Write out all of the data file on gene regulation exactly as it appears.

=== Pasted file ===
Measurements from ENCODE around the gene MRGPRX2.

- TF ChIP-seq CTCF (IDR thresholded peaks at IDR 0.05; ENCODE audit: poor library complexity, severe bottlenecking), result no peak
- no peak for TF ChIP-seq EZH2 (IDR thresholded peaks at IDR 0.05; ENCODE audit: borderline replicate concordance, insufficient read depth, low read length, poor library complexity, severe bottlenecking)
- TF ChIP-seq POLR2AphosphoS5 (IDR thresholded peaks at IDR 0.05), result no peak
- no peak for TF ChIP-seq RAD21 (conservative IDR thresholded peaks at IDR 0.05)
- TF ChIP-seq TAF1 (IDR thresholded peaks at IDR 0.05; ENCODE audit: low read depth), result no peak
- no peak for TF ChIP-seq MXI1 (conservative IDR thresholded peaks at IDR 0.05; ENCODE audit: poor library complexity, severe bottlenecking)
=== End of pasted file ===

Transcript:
Measurements from ENCODE around the gene MRGPRX2.

- TF ChIP-seq CTCF (IDR thresholded peaks at IDR 0.05; ENCODE audit: poor library complexity, severe bottlenecking), result no peak
- no peak for TF ChIP-seq EZH2 (IDR thresholded peaks at IDR 0.05; ENCODE audit: borderline replicate concordance, insufficient read depth, low read length, poor library complexity, severe bottlenecking)
- TF ChIP-seq POLR2AphosphoS5 (IDR thresholded peaks at IDR 0.05), result no peak
- no peak for TF ChIP-seq RAD21 (conservative IDR thresholded peaks at IDR 0.05)
- TF ChIP-seq TAF1 (IDR thresholded peaks at IDR 0.05; ENCODE audit: low read depth), result no peak
- no peak for TF ChIP-seq MXI1 (conservative IDR thresholded peaks at IDR 0.05; ENCODE audit: poor library complexity, severe bottlenecking)